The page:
If you think you have a technology that can help clean up the Gulf oil disaster, then BP says it wants to hear from you.
Shortly after the oil started spewing in April, BP set up an Alternative Response Technology Web site to solicit ideas for stemming the flow and cleaning up the environment. With the Gulf accident being so severe and high-profile, it has captured the attention of thousands of entrepreneurs.
Critics contend that the Web site is mainly geared at improving BP's image, but some technologies have made it though the BP filter for testing.
Last week, Clean Beach Technologies said it got final approval from BP for a sand-cleaning technology submitted through the idea-capturing Web site.
Clean Beach Technologies' trailer-mounted Beach Restoration System is a machine that physically separates oil and sand using a combination of water and a biodegradable chemical. Oily sand is piled into a hopper and then goes through three tanks where the oil is treated and collected, according to the company.
BP has also come across ideas for separating oil from ocean water. It has already purchased.
Four of these centrifuge units, which were originally developed in the Idaho National Laboratory, are being used in deep water on a vessel equipped with a skimmer. The separator takes advantage of the different densities between water and oil to spin the mixture and separate the two liquids.
Last week, Florida-based Enviro Voraxial Technologies said that it has received an order to test a different kind of oil-water separator in the Gulf. The separator is built around a tube where a vortex causes heavier liquids and solids to go to the sides for collection.
The idea is to equip relatively small boats with separators that will work underwater, a process that eliminates the need for on-board storage and allows skimming vessels to stay out longer, according to the company. A fishing boat equipped with two separators can process 1.4 million gallons of water a day, it said.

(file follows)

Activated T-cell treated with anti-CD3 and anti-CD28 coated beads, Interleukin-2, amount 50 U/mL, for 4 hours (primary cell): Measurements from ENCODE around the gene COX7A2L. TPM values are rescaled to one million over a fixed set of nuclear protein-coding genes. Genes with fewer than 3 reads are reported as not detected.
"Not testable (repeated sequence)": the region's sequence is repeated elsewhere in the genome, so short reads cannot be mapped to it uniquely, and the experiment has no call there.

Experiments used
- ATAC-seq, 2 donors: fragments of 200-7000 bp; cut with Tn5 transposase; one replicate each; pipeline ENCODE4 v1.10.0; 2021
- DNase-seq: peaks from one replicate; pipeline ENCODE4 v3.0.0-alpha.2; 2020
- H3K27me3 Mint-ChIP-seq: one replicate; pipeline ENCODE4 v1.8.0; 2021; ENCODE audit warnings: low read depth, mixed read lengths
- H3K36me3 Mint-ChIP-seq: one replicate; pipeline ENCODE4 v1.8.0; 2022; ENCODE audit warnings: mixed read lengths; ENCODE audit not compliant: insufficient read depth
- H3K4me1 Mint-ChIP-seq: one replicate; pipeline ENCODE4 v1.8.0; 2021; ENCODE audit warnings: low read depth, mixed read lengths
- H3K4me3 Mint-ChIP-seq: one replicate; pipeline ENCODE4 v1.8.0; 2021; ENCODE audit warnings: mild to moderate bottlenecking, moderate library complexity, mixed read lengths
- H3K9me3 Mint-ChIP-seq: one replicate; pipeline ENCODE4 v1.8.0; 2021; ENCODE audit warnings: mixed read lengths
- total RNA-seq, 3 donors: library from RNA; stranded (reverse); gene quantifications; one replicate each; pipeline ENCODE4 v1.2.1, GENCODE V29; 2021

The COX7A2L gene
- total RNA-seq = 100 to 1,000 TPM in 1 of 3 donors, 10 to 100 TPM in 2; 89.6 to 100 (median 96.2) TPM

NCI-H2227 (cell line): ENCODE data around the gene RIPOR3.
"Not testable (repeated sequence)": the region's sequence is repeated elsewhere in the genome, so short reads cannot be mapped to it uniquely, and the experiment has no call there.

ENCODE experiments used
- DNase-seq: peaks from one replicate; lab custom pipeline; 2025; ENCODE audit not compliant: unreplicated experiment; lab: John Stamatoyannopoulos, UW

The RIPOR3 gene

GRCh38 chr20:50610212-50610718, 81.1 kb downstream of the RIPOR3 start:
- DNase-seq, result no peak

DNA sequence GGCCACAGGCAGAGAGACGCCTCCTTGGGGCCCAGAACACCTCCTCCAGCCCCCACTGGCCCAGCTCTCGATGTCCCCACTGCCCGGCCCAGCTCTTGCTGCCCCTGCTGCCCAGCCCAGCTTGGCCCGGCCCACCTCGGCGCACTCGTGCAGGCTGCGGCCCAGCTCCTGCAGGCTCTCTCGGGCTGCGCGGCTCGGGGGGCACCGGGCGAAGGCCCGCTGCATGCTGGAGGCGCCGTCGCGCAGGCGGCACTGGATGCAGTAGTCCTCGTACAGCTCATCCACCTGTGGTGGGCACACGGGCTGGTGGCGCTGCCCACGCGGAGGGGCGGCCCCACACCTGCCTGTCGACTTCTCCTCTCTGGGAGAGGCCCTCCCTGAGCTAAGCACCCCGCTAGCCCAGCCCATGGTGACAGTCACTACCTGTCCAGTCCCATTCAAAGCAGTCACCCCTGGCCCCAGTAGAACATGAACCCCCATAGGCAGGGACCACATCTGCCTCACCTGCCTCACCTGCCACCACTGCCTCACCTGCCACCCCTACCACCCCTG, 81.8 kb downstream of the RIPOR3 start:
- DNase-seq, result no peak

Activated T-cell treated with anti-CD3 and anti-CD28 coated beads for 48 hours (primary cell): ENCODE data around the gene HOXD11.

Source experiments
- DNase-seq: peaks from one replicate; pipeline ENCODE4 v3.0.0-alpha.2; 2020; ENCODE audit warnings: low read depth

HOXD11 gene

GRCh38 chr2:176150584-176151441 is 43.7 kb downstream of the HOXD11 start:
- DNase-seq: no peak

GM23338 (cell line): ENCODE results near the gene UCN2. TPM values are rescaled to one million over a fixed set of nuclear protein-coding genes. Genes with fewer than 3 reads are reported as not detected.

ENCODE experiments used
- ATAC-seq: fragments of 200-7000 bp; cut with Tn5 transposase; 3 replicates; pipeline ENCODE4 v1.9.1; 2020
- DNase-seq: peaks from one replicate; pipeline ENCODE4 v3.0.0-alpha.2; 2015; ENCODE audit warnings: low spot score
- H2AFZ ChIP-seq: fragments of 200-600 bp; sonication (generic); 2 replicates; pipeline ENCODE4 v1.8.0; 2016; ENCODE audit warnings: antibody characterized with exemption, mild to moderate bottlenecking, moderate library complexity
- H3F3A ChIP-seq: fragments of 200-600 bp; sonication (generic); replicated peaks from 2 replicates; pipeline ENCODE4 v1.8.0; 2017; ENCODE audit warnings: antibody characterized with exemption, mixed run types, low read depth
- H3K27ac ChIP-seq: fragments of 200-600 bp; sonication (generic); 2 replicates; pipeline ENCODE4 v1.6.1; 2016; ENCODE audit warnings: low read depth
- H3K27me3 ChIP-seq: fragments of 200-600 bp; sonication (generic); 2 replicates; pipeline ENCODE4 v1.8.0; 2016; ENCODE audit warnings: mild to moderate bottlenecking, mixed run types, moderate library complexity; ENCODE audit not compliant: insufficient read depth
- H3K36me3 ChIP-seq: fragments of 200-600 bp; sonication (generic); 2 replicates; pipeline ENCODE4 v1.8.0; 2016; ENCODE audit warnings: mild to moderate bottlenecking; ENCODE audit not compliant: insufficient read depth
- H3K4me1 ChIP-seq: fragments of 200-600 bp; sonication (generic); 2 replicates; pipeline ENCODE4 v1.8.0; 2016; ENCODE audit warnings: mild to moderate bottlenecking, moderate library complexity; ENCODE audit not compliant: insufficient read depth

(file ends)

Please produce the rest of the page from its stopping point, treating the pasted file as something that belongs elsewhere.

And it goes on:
Meanwhile, many companies are proposing bioremediation approaches in which bacteria are added to the water to eat the oil. However, that approach has not shown good results in the past, according to an oil spill expert.
Based on tests done with Exxon Valdez spill and another in Delaware, adding microbes "is highly unlikely to be of any help," Ron Atlas, professor of biology and public health at the University of Louisville, said in a blog for the American Society of Microbiology, which was quoted in Environment & Energy Daily.
Tapping outsiders for good ideas is nothing new, but it appears to be getting more formal treatment from big companies. General Electric and four venture-capital companies last week announced a, funded with $200 million, to solicit good technology ideas from the masses for modernizing the electricity grid.
BP said it is receiving thousands of ideas a day and has increased the size of the staff to evaluate options. An interagency government working group established by the U.S. Coast Guard is involved in evaluating proposals as well.